By Amanda Gardner
MONDAY, March 26, 2012 (Health.com) — Since 2009 the Food and Drug Administration (FDA) has mandated that Plan B and other emergency contraceptives be available without a prescription to women age 17 and up. In reality, a new study suggests, a 17-year-old's access to these drugs can be uncertain.
In the study, two female research assistants at Boston University called every commercial pharmacy in five major cities and asked whether emergency contraception was available to them that day. If the answer was yes, they followed up with the question "If I'm 17, is that okay?"
At that point, 19% of the pharmacy workers told the young women that contraception would not be available to them. When researchers posing as doctors called the same pharmacies on behalf of a (fictional) 17-year-old patient, however, just 3% of pharmacies said the drugs weren't available.
Pharmacies, moreover, incorrectly reported the age guidelines for over-the-counter access to 43% of the "girls" and 39% of the "doctors," according to the study, which appears in the April issue of the journal Pediatrics.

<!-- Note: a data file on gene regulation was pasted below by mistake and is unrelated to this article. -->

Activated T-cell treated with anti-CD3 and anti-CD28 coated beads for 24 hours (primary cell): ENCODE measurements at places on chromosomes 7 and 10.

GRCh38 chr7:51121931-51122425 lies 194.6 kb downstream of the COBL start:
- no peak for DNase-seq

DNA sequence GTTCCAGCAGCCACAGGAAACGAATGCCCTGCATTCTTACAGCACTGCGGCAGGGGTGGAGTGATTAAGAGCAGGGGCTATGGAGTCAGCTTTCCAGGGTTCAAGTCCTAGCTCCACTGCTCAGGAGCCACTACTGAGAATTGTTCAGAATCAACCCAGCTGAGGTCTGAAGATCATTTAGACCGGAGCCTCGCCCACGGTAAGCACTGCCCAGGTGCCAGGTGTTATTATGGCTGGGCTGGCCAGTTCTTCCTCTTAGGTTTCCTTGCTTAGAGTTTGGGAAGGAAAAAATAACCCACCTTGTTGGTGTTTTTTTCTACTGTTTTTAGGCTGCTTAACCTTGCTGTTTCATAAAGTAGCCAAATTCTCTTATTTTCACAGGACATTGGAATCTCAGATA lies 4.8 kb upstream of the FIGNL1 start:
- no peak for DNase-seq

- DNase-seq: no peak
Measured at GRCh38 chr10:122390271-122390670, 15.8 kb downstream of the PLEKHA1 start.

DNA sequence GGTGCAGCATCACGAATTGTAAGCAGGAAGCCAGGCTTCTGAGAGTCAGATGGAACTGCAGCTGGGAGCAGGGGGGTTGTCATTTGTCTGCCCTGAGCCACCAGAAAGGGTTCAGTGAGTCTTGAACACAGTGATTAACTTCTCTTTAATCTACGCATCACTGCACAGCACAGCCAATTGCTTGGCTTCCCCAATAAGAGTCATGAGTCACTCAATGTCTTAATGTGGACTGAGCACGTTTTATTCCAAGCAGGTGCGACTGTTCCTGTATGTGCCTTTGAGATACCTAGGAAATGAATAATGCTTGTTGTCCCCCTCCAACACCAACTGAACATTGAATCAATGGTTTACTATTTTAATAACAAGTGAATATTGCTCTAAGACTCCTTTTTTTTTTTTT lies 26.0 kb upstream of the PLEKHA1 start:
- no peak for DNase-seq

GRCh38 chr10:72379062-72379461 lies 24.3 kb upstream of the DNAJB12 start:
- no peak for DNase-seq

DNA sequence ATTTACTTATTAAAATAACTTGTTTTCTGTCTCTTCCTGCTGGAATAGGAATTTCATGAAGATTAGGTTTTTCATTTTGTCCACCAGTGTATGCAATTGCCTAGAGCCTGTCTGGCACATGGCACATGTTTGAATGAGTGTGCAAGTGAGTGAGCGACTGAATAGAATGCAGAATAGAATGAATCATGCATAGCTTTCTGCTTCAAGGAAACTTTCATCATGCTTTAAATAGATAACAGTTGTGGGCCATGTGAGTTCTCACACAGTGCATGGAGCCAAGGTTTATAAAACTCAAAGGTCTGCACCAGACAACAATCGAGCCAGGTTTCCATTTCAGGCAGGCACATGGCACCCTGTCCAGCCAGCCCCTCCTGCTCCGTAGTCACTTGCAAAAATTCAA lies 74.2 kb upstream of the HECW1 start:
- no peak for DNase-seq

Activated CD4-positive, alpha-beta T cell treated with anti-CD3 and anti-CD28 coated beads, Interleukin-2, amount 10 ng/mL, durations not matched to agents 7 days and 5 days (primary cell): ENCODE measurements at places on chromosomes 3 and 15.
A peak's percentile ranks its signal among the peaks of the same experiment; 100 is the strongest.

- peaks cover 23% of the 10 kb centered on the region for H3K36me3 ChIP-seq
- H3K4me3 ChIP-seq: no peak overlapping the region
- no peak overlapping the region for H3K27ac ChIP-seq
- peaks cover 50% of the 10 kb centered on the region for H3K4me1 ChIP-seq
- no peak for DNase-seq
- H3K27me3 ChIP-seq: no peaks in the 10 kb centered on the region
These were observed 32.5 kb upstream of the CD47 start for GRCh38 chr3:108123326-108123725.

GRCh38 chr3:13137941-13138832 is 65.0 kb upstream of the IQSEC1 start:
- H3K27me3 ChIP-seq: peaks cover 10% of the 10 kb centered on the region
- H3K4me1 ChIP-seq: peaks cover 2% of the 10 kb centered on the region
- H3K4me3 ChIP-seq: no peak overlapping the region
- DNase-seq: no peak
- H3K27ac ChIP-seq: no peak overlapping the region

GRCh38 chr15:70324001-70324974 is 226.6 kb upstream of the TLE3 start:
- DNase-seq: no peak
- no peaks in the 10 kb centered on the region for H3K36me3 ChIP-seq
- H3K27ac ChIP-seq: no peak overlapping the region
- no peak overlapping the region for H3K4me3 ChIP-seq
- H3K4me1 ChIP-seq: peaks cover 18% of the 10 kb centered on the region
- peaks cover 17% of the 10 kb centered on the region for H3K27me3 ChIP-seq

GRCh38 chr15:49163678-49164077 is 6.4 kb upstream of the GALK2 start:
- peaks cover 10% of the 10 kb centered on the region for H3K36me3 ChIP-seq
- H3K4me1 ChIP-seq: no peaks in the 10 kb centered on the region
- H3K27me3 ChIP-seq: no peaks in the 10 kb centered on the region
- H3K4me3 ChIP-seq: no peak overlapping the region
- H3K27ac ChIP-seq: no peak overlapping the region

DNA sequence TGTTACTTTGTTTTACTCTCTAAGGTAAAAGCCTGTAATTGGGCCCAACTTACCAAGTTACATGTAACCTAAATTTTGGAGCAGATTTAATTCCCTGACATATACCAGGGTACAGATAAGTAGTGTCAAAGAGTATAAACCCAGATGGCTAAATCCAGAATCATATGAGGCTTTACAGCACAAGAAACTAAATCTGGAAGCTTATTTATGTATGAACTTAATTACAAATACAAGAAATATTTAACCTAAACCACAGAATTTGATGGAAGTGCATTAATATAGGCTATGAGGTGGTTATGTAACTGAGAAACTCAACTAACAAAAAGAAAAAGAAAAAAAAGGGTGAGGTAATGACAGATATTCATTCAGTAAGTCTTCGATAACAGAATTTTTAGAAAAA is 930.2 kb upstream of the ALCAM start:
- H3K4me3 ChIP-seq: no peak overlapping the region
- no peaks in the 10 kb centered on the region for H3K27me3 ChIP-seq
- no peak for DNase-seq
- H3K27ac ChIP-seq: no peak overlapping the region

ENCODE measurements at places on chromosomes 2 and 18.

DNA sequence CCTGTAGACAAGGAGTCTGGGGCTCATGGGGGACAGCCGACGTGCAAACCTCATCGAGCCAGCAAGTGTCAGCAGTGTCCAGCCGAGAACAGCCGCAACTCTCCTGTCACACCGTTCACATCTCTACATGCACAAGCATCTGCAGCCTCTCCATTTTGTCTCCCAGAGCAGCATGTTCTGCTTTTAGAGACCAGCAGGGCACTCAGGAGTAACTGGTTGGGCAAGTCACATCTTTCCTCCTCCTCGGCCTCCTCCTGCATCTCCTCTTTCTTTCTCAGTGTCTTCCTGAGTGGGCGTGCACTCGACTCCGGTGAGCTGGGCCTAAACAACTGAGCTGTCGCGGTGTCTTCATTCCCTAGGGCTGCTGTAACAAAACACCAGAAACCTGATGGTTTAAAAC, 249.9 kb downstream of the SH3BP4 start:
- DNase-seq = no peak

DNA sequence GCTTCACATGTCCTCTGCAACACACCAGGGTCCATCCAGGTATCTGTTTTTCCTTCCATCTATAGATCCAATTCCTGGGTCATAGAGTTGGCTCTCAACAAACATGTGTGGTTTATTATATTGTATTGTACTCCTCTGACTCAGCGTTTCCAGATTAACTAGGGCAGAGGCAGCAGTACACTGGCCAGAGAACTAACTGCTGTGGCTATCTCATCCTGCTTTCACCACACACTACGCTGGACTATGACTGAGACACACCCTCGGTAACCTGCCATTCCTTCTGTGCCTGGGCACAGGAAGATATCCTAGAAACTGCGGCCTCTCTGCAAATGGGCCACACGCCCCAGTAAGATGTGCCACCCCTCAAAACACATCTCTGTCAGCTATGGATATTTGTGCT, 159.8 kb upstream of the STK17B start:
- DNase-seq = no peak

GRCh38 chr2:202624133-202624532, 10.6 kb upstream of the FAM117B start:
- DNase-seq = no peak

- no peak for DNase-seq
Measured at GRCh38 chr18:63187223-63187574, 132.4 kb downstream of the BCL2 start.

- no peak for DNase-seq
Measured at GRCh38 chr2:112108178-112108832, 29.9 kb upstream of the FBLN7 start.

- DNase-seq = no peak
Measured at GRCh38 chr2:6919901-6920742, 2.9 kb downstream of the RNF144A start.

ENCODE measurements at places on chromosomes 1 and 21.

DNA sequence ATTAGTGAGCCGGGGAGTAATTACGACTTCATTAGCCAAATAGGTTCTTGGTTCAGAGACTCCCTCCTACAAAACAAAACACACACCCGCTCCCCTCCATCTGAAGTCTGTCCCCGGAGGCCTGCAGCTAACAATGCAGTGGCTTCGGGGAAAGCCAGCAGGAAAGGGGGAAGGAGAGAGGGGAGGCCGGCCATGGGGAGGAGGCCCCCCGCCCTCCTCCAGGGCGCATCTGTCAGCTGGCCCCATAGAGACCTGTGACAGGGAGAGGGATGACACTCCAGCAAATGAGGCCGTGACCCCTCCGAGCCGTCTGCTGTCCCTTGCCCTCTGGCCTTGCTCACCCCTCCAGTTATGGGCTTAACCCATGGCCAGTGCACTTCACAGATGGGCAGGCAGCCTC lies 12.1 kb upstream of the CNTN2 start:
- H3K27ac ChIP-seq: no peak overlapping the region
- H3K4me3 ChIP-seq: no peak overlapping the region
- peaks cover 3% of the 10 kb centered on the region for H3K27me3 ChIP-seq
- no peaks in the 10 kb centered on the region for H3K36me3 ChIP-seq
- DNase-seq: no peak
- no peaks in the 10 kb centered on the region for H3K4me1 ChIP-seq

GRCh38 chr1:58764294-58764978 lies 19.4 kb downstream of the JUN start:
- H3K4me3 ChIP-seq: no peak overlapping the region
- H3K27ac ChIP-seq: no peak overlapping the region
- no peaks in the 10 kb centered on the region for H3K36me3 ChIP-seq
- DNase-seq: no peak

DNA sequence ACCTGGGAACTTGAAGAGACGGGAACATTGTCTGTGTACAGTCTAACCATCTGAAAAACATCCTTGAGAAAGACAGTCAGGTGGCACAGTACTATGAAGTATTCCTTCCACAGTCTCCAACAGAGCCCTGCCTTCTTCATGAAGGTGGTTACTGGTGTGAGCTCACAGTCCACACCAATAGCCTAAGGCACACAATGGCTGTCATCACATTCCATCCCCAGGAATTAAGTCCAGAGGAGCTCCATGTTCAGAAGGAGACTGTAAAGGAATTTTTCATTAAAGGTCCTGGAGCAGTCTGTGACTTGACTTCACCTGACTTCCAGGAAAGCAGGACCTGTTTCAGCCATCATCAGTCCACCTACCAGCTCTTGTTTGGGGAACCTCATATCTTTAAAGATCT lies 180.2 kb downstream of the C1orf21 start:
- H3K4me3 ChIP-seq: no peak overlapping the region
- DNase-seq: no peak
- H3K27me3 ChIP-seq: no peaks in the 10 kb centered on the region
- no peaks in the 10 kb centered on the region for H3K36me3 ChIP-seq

- 12 Types of Birth Control: What Are the Options?
- What To Do If the Condom Breaks
- What Your Teenager Needs to Know About Sex
Misinformation of this sort could lead to unintended pregnancies, the researchers say. "It's important that adolescents get the correct information the first time," says Tracey Wilkinson, M.D., the lead author of the study and a professor of pediatrics at Boston University. "This highlights some of the barriers that adolescents face when accessing emergency contraception."
Two emergency contraceptives, both of which contain the hormone levonorgestrel, are approved for over-the-counter use and are stocked behind pharmacy counters: Plan B (including the single-pill version known as Plan B One-Step), and a so-called branded generic known as Next Choice.
Timely access to these drugs is important, Wilkinson and her colleagues say, since they're most effective in the 24 hours following unprotected sex or a contraception failure. The odds of getting pregnant rise by about 50% every 12 hours after the event, according to the study.
The study included every pharmacy—nearly 950 in all—in Austin, Texas; Cleveland; Nashville, Tenn.; Philadelphia; and Portland, Ore. Researchers contacted each pharmacy twice, once in the role of the teenager and once in the role of the doctor. To better disguise their identity, they spaced the calls at least two weeks apart and used cell phones programmed with each city's area code.
In roughly 20% of the phone calls, pharmacy workers reported that emergency contraception was not available for any caller or patient, regardless of age. Some of those pharmacies—about one-third—suggested another nearby pharmacy or offered to order the pills, but the average wait time was 45 hours.
Next page: Were "personal beliefs" to blame?